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Most Helpful Customer Reviews on (beta) 3.9 out of 5 stars  47 reviews
24 of 25 people found the following review helpful
5.0 out of 5 stars Science Fiction for Scientists 12 Oct 2004
By David B Richman - Published on
I used to read a lot of science fiction. I picked up new copies of the various pulp sci-fi magazines and a correspondent sent me his old copies. I especially liked GALAXY, FANTASY AND SCIENCE FICTION and later ISAAC ASIMOV'S SCIENCE FICTION, but I occasionally read ANALOG as well. I also read the novels by numerous sci-fi authors, including Asimov, Heinlein, Herbert, Norton and a host of others. I don't read much of that genre these days because of time and the fact that while there was always a lot of schlock out there (as there is in any book type) it seems like many sci-fi books these days are take offs on movies or TV shows (I have a possibly snobbish dislike for such made up books).

However, after reading Julie E. Czerneda's "Survival: Species Imperative #1" I may be hooked again. Here is a sci.-fi. book actually written by someone trained in biology. Yes, I know that the space travel involved probably does not have much of a scientific base (Isaac Asimov once said that one needed such devices just to make plots work), but the depth of the work keeps the reader turning pages. While I have my doubts that we will ever (or at least in my lifetime) find aliens like the Dhryn or the Ro, they are fabulous constructs by someone who at least has a handle on how weird living things (even on this planet) can be.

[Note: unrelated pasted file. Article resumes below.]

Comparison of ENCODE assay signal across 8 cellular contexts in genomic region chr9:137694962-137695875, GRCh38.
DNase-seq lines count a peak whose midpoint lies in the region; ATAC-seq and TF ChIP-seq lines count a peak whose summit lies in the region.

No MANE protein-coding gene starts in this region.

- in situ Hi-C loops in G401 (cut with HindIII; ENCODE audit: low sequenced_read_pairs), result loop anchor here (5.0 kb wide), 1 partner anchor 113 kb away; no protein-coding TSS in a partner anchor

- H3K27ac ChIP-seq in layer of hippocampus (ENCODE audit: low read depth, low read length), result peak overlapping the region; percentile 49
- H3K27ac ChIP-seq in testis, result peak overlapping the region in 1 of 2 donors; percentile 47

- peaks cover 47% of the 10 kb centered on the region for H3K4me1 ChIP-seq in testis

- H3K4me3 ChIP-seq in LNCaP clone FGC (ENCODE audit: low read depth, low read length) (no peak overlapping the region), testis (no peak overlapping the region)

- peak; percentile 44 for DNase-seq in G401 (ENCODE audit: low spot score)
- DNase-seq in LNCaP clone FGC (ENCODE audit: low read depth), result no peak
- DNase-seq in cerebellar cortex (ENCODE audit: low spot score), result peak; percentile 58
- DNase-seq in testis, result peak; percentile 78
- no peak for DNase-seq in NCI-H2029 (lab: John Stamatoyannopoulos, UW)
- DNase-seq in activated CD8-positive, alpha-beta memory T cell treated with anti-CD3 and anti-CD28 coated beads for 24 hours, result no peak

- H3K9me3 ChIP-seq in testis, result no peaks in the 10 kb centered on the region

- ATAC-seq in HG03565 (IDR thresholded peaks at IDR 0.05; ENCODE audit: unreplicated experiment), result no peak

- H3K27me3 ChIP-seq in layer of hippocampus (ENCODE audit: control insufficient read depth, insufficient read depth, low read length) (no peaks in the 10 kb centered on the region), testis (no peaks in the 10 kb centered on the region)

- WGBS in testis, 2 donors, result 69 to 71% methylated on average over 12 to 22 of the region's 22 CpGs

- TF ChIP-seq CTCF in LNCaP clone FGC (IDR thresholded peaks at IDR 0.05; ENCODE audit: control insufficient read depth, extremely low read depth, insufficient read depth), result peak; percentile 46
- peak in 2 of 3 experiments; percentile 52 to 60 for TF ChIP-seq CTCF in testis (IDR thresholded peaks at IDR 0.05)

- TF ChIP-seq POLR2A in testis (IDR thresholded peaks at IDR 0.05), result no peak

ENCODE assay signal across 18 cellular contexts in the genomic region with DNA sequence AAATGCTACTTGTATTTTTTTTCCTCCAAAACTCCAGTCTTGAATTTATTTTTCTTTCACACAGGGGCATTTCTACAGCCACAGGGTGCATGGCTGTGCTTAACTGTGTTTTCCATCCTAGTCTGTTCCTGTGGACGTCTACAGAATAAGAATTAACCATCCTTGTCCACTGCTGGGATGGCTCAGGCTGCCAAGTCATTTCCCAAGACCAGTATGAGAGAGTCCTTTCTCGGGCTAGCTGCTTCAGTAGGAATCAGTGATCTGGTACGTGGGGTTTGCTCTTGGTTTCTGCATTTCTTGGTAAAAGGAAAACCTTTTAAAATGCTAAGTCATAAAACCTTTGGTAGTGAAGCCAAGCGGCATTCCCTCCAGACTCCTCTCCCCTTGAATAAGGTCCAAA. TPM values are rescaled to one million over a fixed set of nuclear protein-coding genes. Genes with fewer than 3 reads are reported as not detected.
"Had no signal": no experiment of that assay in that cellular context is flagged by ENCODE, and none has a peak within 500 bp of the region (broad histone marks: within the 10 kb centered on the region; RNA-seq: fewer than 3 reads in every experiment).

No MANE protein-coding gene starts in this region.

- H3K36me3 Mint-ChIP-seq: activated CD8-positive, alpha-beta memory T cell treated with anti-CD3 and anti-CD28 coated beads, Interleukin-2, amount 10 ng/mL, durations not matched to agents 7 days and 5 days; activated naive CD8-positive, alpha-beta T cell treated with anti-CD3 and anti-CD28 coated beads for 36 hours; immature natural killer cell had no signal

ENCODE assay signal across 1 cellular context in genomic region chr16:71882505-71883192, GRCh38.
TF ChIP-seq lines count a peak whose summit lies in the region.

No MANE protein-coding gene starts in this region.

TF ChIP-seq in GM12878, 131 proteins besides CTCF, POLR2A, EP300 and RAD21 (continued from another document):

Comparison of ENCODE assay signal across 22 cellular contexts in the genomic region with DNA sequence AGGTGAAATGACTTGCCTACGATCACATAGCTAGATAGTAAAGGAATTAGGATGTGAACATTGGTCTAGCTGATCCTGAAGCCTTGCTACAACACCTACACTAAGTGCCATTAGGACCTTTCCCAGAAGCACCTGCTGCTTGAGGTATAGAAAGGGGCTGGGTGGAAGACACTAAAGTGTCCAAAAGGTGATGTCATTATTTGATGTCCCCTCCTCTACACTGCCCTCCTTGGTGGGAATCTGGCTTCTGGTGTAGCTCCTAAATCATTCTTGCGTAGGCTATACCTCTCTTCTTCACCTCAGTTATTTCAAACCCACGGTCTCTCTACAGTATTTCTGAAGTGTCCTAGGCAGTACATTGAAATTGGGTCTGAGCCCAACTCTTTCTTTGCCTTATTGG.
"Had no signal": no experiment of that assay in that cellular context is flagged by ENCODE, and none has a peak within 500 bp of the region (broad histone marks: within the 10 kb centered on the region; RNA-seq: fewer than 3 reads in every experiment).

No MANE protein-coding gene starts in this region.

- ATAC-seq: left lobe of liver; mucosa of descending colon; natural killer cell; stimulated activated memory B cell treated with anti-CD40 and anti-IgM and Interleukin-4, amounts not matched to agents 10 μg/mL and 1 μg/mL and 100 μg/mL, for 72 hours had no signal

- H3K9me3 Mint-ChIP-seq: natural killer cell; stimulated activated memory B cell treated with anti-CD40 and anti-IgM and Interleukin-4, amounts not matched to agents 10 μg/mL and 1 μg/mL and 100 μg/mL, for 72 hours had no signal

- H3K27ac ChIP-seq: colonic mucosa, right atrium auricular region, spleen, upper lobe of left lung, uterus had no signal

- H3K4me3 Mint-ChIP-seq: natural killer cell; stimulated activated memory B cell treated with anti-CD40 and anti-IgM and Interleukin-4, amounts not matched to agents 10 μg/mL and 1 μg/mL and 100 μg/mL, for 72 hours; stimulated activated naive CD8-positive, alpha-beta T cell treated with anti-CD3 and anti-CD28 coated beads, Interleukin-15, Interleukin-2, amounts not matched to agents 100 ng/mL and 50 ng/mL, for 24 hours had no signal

The book centers on one human- Mackenzie Winifred Elizabeth Wright Conner (Mac to her friends) and one alien- the Dhryn Brymn. Mac is a biologist who studies salmon on the Pacific Coast; Brymn is an alien archeologist from a species that mostly has little use for science. Add a "spy" named Nikolai Piotr Trojanowski, a Quechua biologist named Emily Mamani Sarmiento, worlds along a inter-stellar transport line being stripped of every living thing, and of course the seemingly ever present and possibly malevolent Ro, who are invisible and thus not easily understood, and you have a fascinating experiment in imagination- the "what if" that hooked me on science fiction in the beginning.

The ending, which is far from obvious until almost the last 20 pages or so (although it starts to become somewhat plausible a bit earlier), leads us into both the light and the dark recesses of the mind- both of human and alien.

This is a very good read for those who like a bit of meat in their sci.-fi. I'm looking forward to other books by this author!
14 of 14 people found the following review helpful
5.0 out of 5 stars Combine Intelligence and Culture with Biology: Stir Well 21 April 2005
By Sharman Horwood - Published on